Hawaii officials looking at ways to reduce jail population amid virus

  • Dormitory-style sleeping arrangements are shown Oct. 22 in the Hale Nani annex of Hawaii Community Correctional Center, where inmates are reintegrated into the community. (NANCY COOK LAUER/West Hawaii Today)

The Department of the Attorney General is coordinating a remote-access meeting of county and state prosecutors, public defenders and the judiciary to develop a plan for identifying certain categories of inmates for release from state jails.

The move, announced Thursday afternoon, follows the Hawaii Supreme Court ordering on Tuesday that the Attorney General and all county prosecuting attorneys to respond to a petition filed by the Office of the Public Defender seeking an order to commute or suspend jail sentences for persons serving time either as a condition of felony probation or pursuant to district court convictions for petty misdemeanors and full misdemeanors.


While Attorney General Clare E. Connors said in a press release that she recognizes the urgent need to mitigate the risk of COVID-19 spreading in the state’s corrections system, she noted the important duty of law enforcement to protect the public and ensure the fair administration of justice. A plan for collaboration among criminal justice counterparts that complements efforts already underway by county prosecutors to reduce the number of persons entering the jail system has been identified.

“Temporarily releasing inmates or suspending jail sentences could create risks of harm to victims and other persons in the community,” said Connors. “All sectors of the criminal justice system should participate in this unprecedented process of re-evaluating the need to incarcerate certain inmates in order to reduce the danger of COVID-19 spreading in our jail system.”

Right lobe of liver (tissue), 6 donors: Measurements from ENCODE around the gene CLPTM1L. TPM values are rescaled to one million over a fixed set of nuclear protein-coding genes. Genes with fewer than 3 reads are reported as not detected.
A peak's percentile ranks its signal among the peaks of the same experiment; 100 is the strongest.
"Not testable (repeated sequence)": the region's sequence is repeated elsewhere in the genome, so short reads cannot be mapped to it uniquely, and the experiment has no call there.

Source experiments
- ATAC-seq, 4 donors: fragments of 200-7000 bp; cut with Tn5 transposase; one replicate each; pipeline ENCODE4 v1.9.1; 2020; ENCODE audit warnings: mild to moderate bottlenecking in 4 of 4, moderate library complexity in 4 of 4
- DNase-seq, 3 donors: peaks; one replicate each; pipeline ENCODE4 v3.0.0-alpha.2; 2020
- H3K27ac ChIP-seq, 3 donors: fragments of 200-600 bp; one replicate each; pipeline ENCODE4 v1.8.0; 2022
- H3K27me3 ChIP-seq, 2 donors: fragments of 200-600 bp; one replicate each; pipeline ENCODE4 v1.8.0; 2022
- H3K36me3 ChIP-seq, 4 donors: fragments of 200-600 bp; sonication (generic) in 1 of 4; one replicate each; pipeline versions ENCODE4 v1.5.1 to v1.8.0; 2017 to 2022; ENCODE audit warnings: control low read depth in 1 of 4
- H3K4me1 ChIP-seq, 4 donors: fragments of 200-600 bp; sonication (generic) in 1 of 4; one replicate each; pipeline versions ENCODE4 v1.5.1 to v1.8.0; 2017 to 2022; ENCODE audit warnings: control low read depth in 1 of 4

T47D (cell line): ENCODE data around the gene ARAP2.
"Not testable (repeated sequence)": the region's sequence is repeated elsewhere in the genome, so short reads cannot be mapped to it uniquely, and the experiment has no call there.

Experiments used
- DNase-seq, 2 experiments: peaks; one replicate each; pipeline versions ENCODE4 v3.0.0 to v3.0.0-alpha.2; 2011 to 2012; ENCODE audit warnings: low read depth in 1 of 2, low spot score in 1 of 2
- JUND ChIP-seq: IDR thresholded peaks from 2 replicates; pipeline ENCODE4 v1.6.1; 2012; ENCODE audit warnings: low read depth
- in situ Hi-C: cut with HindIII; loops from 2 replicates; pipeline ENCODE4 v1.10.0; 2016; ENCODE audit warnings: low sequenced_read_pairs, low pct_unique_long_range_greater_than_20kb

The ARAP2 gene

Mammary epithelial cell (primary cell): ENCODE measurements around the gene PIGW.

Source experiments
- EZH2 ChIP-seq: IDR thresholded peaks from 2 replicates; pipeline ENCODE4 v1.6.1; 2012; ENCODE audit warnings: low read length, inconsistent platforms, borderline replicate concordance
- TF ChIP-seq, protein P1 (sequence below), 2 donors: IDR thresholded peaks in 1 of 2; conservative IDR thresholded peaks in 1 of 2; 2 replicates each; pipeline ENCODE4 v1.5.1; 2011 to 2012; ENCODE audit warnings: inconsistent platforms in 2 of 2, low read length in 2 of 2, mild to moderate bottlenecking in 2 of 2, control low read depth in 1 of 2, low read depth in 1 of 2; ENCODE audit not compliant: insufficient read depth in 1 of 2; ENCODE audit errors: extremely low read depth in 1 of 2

The Department of the Attorney General has circulated to each of the county prosecutors and to the public defender and judiciary a list of currently incarcerated inmates who are in the following categories:

• Charged with a petty misdemeanor or misdemeanor;

• Serving jail sentences as a condition of felony probation; or

• Serving jail sentences for petty misdemeanor or misdemeanor.


Law enforcement entities, public defenders and the Judiciary will meet Friday to discuss a process for evaluating the release, commutation or suspension of jail sentences for each of the inmates identified on the list.

“The process contemplates that those most knowledgeable about the inmates are able to ensure that each released person has a place to go, will not put another person at risk of harm and is properly tracked by the system. This process also is intended to ensure that any release of inmates does not further tax the limited government resources that are focused on addressing the general spread of COVID-19 in the community,” the press release from the Connors’ office read.

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